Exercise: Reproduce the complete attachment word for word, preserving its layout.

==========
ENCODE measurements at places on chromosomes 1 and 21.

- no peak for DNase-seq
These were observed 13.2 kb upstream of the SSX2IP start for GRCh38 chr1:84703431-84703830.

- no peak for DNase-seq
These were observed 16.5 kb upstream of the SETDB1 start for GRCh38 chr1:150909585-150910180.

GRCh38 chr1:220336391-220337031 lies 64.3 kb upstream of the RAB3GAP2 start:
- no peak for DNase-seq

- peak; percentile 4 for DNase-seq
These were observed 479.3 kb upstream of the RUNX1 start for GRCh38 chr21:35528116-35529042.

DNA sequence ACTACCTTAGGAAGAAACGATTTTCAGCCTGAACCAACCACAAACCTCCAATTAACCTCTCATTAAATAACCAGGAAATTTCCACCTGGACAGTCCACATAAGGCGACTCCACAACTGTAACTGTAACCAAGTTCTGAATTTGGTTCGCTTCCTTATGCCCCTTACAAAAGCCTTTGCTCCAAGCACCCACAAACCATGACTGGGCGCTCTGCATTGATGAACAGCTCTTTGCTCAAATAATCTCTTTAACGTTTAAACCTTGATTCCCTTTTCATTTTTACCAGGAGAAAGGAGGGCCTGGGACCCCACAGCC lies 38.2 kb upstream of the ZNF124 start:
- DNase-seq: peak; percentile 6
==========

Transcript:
ENCODE measurements at places on chromosomes 1 and 21.

- no peak for DNase-seq
These were observed 13.2 kb upstream of the SSX2IP start for GRCh38 chr1:84703431-84703830.

- no peak for DNase-seq
These were observed 16.5 kb upstream of the SETDB1 start for GRCh38 chr1:150909585-150910180.

GRCh38 chr1:220336391-220337031 lies 64.3 kb upstream of the RAB3GAP2 start:
- no peak for DNase-seq

- peak; percentile 4 for DNase-seq
These were observed 479.3 kb upstream of the RUNX1 start for GRCh38 chr21:35528116-35529042.

DNA sequence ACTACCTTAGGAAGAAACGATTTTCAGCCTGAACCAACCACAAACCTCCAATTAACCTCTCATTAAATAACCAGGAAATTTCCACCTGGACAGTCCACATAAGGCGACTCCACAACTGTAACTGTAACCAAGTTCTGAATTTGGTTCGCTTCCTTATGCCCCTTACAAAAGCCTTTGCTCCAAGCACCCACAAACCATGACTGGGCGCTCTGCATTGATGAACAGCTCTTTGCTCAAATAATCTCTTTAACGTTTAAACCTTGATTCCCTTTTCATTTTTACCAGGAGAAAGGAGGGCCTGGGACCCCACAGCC lies 38.2 kb upstream of the ZNF124 start:
- DNase-seq: peak; percentile 6